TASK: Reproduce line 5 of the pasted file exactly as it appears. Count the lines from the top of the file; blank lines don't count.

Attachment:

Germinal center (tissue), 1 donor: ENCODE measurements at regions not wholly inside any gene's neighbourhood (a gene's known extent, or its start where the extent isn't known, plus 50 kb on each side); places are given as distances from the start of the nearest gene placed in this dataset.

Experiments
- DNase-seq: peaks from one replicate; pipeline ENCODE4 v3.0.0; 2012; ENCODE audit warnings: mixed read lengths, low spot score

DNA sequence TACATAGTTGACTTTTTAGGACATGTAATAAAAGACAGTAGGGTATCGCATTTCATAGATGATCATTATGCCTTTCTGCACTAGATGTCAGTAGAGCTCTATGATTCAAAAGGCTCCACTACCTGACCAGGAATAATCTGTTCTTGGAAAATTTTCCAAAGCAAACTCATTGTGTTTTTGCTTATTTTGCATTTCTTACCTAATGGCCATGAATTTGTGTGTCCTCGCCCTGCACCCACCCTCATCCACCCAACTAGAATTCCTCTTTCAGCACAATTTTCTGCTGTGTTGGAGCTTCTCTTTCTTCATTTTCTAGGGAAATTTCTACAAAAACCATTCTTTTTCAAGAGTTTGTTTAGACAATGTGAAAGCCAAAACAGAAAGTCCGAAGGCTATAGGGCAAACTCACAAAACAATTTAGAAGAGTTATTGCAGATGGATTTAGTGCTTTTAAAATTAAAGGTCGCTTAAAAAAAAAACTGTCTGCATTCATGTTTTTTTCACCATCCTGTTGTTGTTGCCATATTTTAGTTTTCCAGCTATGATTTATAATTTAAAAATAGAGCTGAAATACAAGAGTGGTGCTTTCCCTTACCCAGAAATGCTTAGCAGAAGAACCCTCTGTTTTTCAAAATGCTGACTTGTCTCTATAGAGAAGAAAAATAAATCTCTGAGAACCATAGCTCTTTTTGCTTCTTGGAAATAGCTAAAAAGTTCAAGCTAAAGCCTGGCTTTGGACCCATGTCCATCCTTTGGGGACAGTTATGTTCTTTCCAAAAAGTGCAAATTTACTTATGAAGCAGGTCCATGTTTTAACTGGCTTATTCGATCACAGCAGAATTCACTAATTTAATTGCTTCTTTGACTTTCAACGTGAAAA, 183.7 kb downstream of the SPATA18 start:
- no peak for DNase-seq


- no peak for DNase-seq